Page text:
Making the sale is important to your bottom line, but so is support. Some would say customer service is even more important, because it’s what makes you come back and purchase from that same company time and time again, turning a $200 purchase into a $2,000 account over the life of the account.

How Does This Apply to Your Nonprofit?

If you’re thinking that customer support in the for-profit product world doesn’t apply to your service based nonprofit you are dead wrong. A nonprofit succeeds by fulfilling its mission; and a service based nonprofit is in the business of helping people. It doesn’t matter how much research you have or the amount of money you’ve raised ¬†– you can’t help people if you don’t first understand their problem, issue, or need.

Once armed with that information, you still need to troubleshoot. You might not be searching for an answer to why a hard drive failed or have a list of solutions to try in order. Instead you might be working on solving a more dire issue, like trying to find a bed for a women who left home with no money and few resources after her husband started to abuse her. Or trying to fulfill the wish of a child who just found out he’s going to die of cancer in three months.

Whatever the case may be, you need to be patient with your customer, never judgmental. We live in a 24-7 high tech world, and between Twitter, Facebook, and all the other online network building exercises we do it can be easy to forget the basics.¬†Never promise something you can’t deliver, and if you don’t know the answer to a question – don’t speculate. Simply let that person know you don’t have the answer but you will work to find it and get back to them as quickly as you can.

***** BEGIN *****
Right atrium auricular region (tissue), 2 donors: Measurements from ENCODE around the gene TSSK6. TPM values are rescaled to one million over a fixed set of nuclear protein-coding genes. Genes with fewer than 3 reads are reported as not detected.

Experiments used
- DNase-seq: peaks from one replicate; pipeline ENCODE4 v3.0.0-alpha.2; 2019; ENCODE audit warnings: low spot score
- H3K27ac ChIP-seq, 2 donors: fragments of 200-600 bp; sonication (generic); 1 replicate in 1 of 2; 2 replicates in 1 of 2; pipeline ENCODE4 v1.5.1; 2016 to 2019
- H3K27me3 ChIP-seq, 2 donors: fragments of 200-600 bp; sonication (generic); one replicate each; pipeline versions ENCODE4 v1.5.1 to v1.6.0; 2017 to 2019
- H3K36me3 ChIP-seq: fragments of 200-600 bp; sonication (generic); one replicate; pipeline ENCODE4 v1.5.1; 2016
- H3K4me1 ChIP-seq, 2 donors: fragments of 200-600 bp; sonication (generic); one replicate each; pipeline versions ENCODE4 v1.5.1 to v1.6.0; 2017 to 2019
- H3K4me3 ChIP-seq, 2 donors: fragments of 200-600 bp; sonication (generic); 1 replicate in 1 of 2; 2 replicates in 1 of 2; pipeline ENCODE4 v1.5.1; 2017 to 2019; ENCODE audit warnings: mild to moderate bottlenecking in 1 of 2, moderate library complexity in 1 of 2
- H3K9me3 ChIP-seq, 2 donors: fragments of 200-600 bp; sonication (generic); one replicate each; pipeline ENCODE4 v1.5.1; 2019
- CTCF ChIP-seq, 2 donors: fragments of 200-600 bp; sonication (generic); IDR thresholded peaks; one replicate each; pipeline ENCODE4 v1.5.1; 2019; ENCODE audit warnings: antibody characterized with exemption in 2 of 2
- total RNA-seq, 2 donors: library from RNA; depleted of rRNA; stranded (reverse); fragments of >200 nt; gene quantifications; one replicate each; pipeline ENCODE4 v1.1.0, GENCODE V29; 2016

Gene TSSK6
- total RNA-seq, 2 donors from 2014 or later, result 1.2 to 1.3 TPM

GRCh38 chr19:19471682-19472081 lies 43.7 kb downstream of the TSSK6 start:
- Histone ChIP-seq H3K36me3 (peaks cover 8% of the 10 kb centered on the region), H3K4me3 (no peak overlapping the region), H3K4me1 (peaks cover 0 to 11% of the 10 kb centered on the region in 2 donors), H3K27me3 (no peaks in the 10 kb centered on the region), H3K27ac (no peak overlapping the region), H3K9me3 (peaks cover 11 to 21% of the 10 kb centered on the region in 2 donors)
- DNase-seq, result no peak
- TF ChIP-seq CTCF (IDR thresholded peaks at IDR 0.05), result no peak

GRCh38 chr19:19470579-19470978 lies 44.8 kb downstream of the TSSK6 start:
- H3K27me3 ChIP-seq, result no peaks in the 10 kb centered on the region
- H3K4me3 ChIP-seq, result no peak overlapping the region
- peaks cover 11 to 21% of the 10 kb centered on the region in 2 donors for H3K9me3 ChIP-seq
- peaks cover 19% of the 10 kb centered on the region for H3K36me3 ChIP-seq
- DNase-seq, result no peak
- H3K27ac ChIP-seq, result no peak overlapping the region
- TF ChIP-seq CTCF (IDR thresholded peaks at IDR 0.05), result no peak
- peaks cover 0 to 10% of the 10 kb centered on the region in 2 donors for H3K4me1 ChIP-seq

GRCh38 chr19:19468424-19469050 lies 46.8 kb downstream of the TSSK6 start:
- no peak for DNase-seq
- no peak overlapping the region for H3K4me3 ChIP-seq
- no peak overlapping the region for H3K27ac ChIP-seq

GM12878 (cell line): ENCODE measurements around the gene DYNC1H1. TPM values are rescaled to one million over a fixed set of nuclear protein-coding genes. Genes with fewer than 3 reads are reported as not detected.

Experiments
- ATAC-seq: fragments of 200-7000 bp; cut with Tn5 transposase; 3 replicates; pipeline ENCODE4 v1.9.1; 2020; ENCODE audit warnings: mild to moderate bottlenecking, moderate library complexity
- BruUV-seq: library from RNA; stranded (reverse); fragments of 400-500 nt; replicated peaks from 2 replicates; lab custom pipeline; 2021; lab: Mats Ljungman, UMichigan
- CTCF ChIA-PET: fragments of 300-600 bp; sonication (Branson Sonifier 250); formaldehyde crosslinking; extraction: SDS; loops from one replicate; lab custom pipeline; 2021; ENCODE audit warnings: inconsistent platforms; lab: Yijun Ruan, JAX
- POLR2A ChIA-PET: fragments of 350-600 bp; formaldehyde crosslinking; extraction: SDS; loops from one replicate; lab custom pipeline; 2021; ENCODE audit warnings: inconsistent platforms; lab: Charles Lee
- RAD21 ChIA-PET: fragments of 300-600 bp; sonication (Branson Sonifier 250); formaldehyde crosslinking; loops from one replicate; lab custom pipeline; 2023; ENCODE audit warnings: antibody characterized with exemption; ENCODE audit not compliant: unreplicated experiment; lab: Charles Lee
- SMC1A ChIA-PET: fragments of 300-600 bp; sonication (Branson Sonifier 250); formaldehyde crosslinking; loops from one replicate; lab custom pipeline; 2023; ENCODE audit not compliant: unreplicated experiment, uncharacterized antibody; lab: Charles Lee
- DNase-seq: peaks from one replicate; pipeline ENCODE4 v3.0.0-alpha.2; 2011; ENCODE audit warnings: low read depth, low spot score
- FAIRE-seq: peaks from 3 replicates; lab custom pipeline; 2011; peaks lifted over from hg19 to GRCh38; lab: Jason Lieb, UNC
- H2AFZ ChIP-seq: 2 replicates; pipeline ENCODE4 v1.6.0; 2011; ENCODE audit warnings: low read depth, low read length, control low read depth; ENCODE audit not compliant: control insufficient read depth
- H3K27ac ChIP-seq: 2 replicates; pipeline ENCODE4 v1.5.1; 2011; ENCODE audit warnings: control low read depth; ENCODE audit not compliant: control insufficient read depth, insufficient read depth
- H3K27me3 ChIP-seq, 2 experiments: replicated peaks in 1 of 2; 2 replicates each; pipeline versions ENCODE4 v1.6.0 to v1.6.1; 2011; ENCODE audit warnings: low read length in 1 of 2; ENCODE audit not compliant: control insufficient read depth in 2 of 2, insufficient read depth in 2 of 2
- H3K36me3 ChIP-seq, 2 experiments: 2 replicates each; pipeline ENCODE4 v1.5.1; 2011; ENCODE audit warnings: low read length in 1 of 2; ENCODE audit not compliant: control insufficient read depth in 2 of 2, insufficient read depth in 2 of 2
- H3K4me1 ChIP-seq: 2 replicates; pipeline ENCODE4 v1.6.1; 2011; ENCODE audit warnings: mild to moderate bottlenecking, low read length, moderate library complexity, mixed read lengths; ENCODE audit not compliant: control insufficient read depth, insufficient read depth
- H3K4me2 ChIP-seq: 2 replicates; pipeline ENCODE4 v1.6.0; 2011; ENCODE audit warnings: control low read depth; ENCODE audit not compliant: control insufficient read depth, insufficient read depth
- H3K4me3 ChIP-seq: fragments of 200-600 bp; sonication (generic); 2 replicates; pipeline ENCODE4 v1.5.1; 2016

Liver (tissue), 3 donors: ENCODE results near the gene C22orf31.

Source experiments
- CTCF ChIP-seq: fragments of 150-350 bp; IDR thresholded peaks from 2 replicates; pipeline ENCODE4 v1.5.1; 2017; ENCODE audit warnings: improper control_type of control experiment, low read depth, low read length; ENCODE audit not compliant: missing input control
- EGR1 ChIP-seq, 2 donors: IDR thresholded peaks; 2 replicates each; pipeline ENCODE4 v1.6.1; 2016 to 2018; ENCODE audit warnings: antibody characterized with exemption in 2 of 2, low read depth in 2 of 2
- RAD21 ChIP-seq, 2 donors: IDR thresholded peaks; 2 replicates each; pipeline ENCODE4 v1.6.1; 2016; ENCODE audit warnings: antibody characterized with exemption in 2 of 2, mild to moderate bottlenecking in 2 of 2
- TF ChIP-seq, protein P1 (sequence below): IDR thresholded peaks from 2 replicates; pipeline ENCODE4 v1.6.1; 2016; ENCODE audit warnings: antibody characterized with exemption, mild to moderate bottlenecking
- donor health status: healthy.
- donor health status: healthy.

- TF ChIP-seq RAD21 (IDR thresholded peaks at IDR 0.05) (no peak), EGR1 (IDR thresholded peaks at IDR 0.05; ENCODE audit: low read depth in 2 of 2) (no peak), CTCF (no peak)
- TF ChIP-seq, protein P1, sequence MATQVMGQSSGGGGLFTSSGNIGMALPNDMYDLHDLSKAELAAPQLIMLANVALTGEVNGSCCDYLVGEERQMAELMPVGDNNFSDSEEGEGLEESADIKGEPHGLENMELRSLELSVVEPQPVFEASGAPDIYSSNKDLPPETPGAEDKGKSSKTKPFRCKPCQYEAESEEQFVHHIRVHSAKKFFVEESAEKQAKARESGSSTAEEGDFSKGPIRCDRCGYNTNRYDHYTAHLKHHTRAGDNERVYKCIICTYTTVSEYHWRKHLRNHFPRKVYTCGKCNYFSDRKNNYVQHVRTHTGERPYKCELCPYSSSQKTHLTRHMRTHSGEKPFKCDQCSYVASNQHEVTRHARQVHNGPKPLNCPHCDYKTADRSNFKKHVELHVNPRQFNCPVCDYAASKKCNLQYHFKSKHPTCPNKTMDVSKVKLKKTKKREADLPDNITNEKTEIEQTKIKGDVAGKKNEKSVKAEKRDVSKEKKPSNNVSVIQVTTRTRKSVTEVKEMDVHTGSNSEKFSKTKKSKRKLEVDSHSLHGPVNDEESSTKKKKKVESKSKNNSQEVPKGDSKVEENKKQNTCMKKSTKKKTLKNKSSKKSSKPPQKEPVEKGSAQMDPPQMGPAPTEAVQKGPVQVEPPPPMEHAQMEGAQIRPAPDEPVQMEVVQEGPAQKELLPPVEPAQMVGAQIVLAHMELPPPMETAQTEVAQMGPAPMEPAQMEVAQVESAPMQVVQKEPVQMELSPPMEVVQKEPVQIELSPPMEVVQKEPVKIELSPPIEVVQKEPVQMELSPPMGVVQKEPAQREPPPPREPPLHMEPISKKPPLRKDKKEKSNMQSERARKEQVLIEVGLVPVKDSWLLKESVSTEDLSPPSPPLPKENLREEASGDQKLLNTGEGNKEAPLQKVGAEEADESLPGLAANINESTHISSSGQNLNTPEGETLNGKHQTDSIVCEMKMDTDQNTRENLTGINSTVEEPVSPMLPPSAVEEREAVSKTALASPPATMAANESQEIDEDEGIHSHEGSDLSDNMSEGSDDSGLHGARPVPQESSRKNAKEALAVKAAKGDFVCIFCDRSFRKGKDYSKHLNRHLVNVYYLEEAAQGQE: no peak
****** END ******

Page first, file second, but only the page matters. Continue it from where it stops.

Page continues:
These are the traits exemplified in good customer support, and they are the things that help grow support for your organization, and turn people into life long advocates for your cause.

Maintain Your Financial Relationships

You’ve worked hard to obtain funding for your organization, and while many foundation executives have come to expect just a yearly call when it’s application time, you don’t have to follow the same schedule. Take a moment each week or month and write a letter to your funders to let them know what you’ve been doing and how their gifts help you fulfill your mission.

Foundations have a need too, beyond simply giving away money and resources. Every foundation was created with a specific purpose, possibly one not far off from your own mission. Believe it or not, they are your customers too! By accepting their gifts, you are providing a service for them. You are promising that foundation that you will use their money to help them achieve your mission, and in doing so, you are actually helping them achieve their own mission.

The organizations that nurture those relationships with great customer service are the ones which get funded time and time again, and with larger and larger gifts.

 

Tell Us Your Story

Do you have an example of great (or poor) nonprofit customer service? Leave a comment and tell us about it. If the experience was poor, please elaborate, but be respectful.

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Craig Grella

Founder and Executive Director at OrgSpring
Craig is the founder and executive director or OrgSpring, a nonprofit dedicated to helping other nonprofits achieve their missions online. Through tips and tutorials, Craig's goal is show nonprofits how to use technology to become more efficient, grow their list of supporters, and increase online donations.